White Paper on the
Hoang Sa (Paracel) and Truong Sa (Spratly) Islands
Republic of Vietnam
Ministry of Foreign Affairs
THE DEFENSE OF THE LEGITIMATE RIGHTS OF VIETNAM
In preceding Chapters, it has been mentioned that
the Vietnamese have always assured an appropriate defense of their
rights over the Hoang Sa (Paracel) and Truong Sa (Spratly) Islands.
Vietnamese or French troops were stationed permanently
on both archipelagoes in a display of authority that is inherent
to rightful sovereignty. In the diplomatic field, it has been recalled
that France remained active until 1956 in the defense of the legitimate
title it held on behalf of Vietnam. In 1932, then again in 1939,
France issued particularly strong protests against pretenses from
China concerning the Paracels and from Japan concerning the Spratlys.
Independent Vietnam had later to confront serious
challenges to her sovereignty over these islands. At the San Francisco
Peace Conference of 1951, Vietnam unequivocally reaffirmed its rights
over both archipelagoes. The Vietnamese chief delegate dearly stated
the position that, in settlement of territorial problems resulting
from World War II, only Vietnam was entitled to recover the Hoang
Sa and Truong Sa Islands from Japan. The defense of this cause continued
actively during the following years. In response to the Chinese
invasion of January 19-20, 1974, the Republic of Vietnam's soldiers
fought heroically in the face of superior military force. Backed
by all segments of the population, they kept alive the Vietnamese
tradition that the temporary loss of physical control over a territory
does not mean the relinquishing of a legitimate right.
From the San Francisco Peace Conference to
When Japanese military control ended in 1945, the
Hoang Sa and Truong Sa Islands returned ipso facto to their legitimate
owners. However, the confusion resulting from the war allowed other
countries make bolder moves toward asserting their groundless claims.
Specifically, the Republic of China illegally continued
to station on some of the Hoang Sa Islands the troops that had been
sent there to disarm Japanese soldiers in implementation of the
Potsdam agreement. Thus the successive governments of newly independent
Vietnam assumed the task of doing their utmost to protect the territorial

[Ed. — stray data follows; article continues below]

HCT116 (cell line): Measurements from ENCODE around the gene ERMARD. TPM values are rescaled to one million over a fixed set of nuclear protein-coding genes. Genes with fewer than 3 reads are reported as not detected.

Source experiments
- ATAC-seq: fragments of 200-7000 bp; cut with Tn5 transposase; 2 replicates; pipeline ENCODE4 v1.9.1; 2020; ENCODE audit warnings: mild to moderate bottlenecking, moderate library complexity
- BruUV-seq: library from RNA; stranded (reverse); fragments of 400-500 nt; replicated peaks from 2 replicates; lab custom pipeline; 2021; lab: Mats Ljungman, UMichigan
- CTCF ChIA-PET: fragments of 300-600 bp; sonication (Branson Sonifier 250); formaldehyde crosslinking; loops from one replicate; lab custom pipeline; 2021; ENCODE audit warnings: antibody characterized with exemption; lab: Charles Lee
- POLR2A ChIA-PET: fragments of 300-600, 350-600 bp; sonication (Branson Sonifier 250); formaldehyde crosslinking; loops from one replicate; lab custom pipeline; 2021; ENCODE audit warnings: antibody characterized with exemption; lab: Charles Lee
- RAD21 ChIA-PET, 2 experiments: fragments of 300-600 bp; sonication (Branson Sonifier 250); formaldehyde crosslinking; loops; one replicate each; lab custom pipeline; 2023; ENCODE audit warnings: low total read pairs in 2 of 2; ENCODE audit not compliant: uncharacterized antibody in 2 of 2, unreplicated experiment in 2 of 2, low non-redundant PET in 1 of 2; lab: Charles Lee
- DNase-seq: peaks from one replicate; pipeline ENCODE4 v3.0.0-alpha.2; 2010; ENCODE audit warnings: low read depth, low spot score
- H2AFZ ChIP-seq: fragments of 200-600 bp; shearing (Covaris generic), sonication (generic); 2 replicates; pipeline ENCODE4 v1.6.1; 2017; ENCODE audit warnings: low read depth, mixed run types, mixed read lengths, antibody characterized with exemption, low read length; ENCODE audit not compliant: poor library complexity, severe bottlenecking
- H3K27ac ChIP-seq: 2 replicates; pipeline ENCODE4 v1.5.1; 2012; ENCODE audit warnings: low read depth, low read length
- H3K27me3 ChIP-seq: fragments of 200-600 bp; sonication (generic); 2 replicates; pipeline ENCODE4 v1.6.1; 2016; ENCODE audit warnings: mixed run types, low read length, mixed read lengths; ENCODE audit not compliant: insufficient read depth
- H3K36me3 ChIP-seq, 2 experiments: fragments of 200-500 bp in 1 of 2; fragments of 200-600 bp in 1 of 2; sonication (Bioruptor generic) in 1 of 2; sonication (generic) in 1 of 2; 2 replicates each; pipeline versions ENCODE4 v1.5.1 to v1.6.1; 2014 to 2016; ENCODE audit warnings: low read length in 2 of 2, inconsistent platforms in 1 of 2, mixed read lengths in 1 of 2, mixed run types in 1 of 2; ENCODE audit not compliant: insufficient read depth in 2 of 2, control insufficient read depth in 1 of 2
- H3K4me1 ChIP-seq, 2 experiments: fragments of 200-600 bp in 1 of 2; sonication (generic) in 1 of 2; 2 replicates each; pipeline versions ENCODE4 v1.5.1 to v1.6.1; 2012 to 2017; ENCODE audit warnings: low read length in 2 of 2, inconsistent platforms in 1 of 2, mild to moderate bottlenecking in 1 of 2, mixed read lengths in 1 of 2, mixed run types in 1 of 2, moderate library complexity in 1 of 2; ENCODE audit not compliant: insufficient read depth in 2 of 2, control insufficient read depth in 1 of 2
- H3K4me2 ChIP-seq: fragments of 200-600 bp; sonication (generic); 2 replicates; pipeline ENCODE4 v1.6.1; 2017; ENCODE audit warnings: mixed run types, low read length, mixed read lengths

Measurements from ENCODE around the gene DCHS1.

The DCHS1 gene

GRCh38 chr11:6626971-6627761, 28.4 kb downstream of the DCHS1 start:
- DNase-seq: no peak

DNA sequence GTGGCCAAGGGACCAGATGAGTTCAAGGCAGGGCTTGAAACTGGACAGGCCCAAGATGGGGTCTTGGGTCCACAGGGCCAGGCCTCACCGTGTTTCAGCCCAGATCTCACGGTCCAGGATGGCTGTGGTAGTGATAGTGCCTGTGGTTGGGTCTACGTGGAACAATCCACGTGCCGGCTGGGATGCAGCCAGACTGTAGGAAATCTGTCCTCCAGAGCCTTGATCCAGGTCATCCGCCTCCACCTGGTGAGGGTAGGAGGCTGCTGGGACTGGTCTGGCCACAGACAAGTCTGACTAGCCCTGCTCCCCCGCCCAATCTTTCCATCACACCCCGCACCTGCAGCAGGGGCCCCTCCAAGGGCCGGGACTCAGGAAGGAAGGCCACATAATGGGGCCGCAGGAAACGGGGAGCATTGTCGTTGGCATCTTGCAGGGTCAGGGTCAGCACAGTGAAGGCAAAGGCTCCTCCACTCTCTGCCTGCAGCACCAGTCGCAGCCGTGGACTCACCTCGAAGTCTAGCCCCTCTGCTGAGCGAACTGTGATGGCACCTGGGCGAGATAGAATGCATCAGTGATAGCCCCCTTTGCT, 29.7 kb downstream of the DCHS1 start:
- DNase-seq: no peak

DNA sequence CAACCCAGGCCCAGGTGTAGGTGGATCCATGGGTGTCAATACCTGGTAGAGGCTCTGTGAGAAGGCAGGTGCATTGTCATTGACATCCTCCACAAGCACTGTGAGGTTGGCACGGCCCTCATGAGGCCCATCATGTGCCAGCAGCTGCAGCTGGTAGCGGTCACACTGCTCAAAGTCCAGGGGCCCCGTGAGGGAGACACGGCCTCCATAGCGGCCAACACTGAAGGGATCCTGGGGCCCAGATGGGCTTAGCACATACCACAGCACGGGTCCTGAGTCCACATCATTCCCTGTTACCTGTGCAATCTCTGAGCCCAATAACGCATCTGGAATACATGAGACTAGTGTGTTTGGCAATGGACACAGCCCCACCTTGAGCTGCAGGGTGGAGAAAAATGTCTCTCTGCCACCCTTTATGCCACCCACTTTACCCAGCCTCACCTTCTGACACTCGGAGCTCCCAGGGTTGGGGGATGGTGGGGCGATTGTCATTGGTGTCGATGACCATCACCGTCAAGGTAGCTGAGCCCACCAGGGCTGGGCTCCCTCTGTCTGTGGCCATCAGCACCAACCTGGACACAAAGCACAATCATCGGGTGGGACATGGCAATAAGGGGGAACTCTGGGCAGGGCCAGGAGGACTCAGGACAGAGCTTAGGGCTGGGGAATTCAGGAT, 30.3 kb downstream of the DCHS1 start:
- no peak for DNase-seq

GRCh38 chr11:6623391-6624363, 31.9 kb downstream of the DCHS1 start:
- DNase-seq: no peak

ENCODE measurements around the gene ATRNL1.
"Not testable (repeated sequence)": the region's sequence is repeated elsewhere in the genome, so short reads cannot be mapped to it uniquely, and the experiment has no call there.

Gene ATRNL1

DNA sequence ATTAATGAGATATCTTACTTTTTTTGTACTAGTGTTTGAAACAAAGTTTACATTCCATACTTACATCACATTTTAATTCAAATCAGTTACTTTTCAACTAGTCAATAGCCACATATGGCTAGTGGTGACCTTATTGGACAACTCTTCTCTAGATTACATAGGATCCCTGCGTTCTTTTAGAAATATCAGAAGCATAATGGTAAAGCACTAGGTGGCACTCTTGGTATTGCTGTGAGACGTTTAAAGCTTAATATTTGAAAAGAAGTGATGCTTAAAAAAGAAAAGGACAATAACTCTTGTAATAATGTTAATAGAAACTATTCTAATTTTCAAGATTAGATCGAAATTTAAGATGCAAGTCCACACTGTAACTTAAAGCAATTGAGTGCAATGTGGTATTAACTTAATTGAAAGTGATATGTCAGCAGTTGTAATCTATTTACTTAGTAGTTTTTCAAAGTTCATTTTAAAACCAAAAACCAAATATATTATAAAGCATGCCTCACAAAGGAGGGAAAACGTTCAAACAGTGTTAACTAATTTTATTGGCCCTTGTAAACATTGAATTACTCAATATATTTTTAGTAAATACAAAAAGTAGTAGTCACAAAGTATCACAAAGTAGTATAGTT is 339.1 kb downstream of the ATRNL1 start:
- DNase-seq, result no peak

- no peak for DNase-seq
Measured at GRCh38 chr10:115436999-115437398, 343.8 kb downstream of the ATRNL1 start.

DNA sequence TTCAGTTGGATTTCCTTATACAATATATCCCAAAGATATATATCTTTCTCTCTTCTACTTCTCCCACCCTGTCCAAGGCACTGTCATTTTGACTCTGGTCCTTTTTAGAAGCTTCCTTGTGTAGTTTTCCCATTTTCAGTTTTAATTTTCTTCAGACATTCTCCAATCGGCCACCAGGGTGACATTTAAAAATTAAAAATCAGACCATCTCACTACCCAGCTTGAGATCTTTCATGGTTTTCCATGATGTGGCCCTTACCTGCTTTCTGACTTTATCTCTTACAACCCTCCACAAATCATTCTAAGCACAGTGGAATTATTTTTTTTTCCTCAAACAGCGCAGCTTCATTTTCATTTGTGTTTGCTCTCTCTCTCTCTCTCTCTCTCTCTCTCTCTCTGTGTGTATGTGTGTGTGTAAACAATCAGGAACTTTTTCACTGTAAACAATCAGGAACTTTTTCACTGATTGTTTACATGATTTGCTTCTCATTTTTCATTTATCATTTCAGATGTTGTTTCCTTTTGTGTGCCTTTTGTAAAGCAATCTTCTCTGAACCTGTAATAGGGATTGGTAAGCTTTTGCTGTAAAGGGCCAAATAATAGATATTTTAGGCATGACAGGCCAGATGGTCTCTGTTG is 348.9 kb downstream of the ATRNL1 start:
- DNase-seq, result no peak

integrity of the country. The first opportunity to do so was at
the San Francisco Conference held in 1951 to work out a peace treaty
The gathering was attended by delegates from 51 countries.
According to agreements reached, Japan renounced all rights and
claims to the Paracel and Spratly Islands.
The head of the Vietnamese delegation to this Conference
was Prime Minister Tran Van Huu, who was also Minister of Foreign
Affairs. On September 7, 1951, during the seventh plenary session
of the Conference, the Vietnamese delegate made the following statement:
"as we must frankly profit from all the opportunities
offered to us to stifle the germs of discord, we affirm our right
to the Spratly and Paracel Islands, which have always belonged to
The statement aroused no objections from any of the
51 countries attending the Conference. This must be considered as
having been the universal recognition of Vietnamese sovereignty
over these islands. The declaration by Premier Huu was designed
to reaffirm an existing right, therefore it has an effect erga omnes,
i.e., even vis-a-vis those countries not represented at the Conference
(for instance, the People's Republic of China).
On the other hand, the full text of Article 2 of
the Peace Treaty shows that the two archipelagoes were considered
as one single entity in the settlement of territorial matters:
Chapter II Territory
a) Japan, recognizing the independence of Korea renounces
all right, and claim to Korea, including the islands of Quelpart,
Port Hamilton and Dagelet.
(b) Japan renounces all right, title and claim to
Formosa and the Pescadores.
(c) Japan renounces all right, title and claim to
the Kurile Islands, and to that portion of Sakhalin and the islands
adjacent to it over which Japan acquired sovereignty as a consequence
of the Treaty of Portsmouth of September 5, 1905.
(d) Japan renounces all right, title and claim in
connection with the League of Nations Mandate System, and accepts
the action of the United Nation Security Council of April 2, 1947,
extending the trusteeship system to the Pacific Islands formerly